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By Jay Fox
Brooklyn, NY, USA

When the authorities find it useful to tell the truth, it’s because they can’t find any better lie
. Jean-Paul Sartre

Jay Fox (credit: Ashley Sears)

After watching the circus come and go in Iowa, New Hampshire, South Carolina and Florida, I can’t help but dwell upon the reason why I both got into and constantly try to escape the world of politics. It’s a Gong Show, a stage for ostensibly intelligent people to yell outrageous things, typically at a person, though, more often than not, at a spurious identity constructed by either the media or the opposing party. It’s a world of manipulation, where flip-flopper and pragmatic, insider and experienced, pedant and intellectual, divisive and iron-willed, Keynesian and Marxist, robber baron and job creator, can be applied to the exact same individual without any sense of contradiction. True, some of these pairs are not even remotely synonymous (Keynes was no fan of Marx), but to some people they are. Furthermore, this reveals how contentious and belligerent politics can make two seemingly normal people who would probably get along just fine if they had been having a disagreement about who was going to represent the American League in the 2012 World Series (my vote, of course, goes to Detroit).

However, whether I like it or not, politics has played a pretty important part in my life. At one point, I even worked in politics, as a canvasser for the pro-union Working Families Party. Canvassing, as anyone who has done it for more than a few days will know, is not really a job—it’s more a lifestyle. Though there are exceptions, most canvassers work from roughly two until ten, five days a week, make a modest income, and run into a constant stream of scenarios that sound as though they are out of a dream.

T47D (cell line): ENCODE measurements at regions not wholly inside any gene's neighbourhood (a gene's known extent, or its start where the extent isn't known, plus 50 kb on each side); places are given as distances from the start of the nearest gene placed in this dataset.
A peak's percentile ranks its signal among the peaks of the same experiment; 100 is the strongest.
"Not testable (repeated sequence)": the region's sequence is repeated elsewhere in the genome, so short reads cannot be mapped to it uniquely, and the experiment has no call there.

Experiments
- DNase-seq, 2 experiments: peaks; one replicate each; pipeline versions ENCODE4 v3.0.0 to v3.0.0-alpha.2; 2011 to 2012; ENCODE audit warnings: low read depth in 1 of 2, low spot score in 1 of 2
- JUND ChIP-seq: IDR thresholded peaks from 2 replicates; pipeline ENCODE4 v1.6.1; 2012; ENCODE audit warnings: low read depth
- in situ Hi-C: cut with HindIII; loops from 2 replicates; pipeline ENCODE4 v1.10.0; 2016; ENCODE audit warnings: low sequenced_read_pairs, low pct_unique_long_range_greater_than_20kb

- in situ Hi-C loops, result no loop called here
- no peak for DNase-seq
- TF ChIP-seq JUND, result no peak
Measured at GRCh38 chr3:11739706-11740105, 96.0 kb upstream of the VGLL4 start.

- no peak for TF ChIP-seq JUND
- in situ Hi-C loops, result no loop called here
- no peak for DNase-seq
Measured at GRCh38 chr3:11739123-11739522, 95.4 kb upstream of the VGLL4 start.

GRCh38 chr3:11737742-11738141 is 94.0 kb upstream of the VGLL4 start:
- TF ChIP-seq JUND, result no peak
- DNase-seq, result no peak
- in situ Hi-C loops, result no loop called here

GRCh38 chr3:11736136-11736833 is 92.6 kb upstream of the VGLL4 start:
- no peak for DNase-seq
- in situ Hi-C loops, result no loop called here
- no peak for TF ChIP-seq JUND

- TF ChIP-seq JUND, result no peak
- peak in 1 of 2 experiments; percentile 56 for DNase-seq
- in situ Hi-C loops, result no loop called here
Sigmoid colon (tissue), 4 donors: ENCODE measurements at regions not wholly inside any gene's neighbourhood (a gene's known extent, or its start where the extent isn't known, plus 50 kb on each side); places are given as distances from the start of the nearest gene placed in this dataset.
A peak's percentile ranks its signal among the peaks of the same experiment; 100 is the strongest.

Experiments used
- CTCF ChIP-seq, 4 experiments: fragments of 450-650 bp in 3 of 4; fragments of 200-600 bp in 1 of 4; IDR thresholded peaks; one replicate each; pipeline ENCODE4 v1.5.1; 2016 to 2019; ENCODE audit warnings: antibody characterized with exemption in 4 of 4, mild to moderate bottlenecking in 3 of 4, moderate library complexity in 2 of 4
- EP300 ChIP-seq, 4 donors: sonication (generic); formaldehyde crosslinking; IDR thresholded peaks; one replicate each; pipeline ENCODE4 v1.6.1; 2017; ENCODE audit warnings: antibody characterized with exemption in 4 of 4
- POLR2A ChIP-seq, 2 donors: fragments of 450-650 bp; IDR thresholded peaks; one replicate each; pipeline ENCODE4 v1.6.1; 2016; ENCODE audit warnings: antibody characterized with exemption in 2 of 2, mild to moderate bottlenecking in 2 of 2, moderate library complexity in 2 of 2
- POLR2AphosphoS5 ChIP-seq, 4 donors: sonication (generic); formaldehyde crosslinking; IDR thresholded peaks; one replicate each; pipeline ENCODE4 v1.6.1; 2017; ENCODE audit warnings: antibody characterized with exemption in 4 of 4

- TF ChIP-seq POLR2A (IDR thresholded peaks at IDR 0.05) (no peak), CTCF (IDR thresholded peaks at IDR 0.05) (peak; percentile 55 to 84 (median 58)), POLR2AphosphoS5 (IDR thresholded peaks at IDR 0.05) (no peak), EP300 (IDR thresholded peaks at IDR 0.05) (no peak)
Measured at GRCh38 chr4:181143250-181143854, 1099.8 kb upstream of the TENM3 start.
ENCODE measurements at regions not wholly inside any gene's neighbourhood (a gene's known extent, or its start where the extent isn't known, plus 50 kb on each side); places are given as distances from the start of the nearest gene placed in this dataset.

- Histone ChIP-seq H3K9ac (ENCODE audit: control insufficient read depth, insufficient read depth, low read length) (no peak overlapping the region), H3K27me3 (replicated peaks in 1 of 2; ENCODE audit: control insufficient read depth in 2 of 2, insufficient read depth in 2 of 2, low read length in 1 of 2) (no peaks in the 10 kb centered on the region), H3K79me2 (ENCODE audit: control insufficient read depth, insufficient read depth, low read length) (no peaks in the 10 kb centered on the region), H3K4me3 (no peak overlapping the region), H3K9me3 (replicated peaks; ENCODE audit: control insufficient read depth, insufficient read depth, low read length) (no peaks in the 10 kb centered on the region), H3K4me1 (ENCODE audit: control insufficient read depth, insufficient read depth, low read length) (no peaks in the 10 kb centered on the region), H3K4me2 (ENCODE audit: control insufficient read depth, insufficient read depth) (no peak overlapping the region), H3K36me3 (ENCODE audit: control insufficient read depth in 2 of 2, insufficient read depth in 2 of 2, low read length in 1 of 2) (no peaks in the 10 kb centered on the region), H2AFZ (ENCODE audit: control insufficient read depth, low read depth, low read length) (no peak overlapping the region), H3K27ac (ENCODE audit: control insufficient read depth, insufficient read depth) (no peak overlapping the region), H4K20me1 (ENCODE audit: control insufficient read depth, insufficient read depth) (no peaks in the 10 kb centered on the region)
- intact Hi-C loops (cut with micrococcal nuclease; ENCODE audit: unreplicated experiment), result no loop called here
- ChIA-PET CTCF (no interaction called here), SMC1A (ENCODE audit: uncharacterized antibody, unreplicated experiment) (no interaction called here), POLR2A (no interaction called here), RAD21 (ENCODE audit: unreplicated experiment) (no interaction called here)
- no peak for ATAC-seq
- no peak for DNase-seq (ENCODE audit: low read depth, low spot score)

Imagine walking through a strange neighborhood in a strange suburb of New York. It’s dark. You have nothing with you except the clothes on your back, a clipboard, and a pouch of stale rolling tobacco. Every person you encounter could vehemently disagree with you, yell at you, slam the door in your face; they could turn on the sprinkler system; they could pull a gun on you; they could nod along with you as though they agree with everything that you say, but then interrupt you at some point to inform you that, actually, the biggest problem with the country is not X, but that it’s being run by a small cadre of nefarious aliens who live in the center of the Earth and who are not too dissimilar, in appearance at least, to ALF. (Okay, so the last person I described was actually a woman that my girlfriend and I once met on the street in the West Village, but she probably would have given the same spiel to anyone who came to knock on her door.) There are great people, too, although they can be just as weird. Some will invite you in for tea and cigarettes; some will invite you in for beer and porn. You realize very quickly that every person is different, and you come to both fear and enjoy this. You even come to realize that there actually is a very small minority of people who believe that there is nothing wrong with coming to the door without clothes on. This is how days are made.

The Brooklyn Tavern

That being said, going out with canvassers after a long day of encounters with the generous, the mean, the strange and the naked leads to some interesting stories. During the time I worked at the Working Families Party, our local watering hole was the Brooklyn Tavern (33 3rd Avenue, Brooklyn). It’s the type of place you walk past a thousand times without seriously noticing, one lacking in any sense of ostentation or serious décor, with the exception of a few beer signs in the window. It’s not a dive, but it has cheap drinks; it’s not a sports bar, but the televisions are usually on ESPN. This generic façade hides its single greatest attribute, one that is not even found in the tavern itself—it’s the space behind the bar. With the exception of one place in Williamsburg and one in the Cass Corridor area of Detroit, the BT is home to my favorite bar backyard.